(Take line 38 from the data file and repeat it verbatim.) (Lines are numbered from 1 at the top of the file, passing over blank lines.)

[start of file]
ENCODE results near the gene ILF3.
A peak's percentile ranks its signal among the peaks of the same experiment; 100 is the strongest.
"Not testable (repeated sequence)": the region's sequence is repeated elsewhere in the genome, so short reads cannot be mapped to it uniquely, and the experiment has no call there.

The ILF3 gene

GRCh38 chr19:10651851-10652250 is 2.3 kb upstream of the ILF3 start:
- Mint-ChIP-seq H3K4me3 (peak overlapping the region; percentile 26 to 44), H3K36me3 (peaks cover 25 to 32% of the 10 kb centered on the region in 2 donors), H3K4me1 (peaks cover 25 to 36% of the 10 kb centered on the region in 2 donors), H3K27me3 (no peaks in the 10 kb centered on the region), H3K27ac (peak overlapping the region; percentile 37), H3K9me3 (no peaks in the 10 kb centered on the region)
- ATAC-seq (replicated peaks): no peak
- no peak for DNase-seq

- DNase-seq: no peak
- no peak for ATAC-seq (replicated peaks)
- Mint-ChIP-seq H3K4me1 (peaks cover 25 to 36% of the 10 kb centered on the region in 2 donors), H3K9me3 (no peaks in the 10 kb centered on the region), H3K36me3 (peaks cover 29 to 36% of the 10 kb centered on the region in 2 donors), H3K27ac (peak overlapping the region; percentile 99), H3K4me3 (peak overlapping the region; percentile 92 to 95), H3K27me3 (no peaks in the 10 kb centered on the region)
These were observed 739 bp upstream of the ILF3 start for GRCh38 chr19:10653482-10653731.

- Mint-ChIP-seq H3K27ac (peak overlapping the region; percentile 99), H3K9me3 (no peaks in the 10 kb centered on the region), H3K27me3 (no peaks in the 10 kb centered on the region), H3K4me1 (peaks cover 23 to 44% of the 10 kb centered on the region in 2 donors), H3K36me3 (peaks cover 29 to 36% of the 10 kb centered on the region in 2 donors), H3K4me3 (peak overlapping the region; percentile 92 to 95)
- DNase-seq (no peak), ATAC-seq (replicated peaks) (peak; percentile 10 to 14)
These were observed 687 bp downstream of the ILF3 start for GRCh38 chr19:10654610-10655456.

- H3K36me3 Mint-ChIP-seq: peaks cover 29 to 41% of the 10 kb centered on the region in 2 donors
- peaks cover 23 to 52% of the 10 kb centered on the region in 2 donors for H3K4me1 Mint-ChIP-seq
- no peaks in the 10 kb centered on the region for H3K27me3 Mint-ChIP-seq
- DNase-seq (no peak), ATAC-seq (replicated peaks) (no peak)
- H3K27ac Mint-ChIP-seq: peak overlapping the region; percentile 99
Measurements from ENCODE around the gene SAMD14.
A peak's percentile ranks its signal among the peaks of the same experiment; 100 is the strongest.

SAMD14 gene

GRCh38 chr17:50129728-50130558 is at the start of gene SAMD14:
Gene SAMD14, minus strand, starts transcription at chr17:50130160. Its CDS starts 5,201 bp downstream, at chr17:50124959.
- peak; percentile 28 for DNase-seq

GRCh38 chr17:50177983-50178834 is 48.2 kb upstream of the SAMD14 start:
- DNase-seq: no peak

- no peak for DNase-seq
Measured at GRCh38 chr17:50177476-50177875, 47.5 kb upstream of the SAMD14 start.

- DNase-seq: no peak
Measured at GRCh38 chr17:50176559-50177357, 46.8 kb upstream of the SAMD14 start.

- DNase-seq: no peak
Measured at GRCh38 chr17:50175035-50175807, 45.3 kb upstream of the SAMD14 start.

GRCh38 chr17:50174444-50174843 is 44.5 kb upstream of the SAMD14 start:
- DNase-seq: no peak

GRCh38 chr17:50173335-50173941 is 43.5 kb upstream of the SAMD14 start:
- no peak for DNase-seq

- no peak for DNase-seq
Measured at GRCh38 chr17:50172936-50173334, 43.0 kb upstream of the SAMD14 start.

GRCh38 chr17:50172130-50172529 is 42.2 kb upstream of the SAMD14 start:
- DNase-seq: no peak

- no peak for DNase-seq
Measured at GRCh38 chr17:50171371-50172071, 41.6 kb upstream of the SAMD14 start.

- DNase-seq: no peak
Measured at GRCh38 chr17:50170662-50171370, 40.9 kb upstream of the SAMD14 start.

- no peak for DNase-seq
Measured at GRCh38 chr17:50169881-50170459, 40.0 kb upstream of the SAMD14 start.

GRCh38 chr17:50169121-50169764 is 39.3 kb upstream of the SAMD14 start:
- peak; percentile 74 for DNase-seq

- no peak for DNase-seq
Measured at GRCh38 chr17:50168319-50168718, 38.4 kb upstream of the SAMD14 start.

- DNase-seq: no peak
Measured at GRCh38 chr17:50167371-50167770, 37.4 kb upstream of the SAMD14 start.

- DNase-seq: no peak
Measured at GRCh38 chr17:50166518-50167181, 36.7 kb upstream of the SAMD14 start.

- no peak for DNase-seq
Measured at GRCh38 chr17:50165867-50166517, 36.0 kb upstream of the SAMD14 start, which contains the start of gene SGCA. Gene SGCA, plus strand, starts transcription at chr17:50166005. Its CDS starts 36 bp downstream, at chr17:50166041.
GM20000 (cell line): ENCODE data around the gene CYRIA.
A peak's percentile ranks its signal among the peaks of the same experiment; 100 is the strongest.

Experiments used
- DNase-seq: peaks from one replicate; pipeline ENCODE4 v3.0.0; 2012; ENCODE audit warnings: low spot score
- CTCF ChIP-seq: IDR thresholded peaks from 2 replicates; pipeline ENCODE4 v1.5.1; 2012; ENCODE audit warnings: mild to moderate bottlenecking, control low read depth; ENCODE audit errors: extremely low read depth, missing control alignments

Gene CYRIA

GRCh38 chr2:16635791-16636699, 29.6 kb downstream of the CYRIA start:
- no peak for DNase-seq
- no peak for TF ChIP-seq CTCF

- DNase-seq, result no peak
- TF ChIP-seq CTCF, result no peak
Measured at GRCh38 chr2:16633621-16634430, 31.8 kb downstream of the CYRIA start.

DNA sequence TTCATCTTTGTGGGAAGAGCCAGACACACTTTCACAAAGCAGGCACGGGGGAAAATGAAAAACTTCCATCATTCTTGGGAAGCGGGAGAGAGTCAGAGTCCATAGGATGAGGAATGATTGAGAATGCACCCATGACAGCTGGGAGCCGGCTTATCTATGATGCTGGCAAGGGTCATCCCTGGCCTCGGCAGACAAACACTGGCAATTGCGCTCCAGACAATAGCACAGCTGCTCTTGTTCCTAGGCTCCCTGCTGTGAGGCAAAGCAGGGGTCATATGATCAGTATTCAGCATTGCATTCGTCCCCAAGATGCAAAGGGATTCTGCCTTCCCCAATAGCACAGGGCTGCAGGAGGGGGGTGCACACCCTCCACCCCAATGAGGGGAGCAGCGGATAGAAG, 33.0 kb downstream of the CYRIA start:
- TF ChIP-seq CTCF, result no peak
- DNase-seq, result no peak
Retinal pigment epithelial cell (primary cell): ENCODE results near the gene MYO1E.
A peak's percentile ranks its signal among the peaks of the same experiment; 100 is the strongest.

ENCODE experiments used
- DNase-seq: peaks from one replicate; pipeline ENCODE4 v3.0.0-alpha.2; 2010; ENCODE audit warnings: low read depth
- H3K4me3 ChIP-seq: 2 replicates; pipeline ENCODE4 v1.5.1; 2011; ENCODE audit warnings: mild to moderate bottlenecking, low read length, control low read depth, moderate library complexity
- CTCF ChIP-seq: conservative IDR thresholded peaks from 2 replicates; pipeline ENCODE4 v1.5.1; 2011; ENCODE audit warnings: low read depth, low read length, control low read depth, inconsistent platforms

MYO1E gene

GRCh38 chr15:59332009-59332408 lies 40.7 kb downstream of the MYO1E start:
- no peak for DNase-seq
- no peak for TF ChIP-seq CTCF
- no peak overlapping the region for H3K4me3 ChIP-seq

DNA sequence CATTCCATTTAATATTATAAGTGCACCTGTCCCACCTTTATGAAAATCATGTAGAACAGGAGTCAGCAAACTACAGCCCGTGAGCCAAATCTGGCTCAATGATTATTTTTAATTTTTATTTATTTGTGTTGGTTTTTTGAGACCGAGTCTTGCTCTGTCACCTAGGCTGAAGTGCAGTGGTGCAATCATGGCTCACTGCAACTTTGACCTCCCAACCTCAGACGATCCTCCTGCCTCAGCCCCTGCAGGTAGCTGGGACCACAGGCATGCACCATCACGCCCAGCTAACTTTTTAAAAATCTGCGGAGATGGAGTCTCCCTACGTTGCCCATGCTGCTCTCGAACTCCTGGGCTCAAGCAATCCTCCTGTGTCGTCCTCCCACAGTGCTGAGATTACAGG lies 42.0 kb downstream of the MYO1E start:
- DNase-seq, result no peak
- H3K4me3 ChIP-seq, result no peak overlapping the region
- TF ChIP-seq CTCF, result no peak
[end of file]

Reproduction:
- no peak for DNase-seq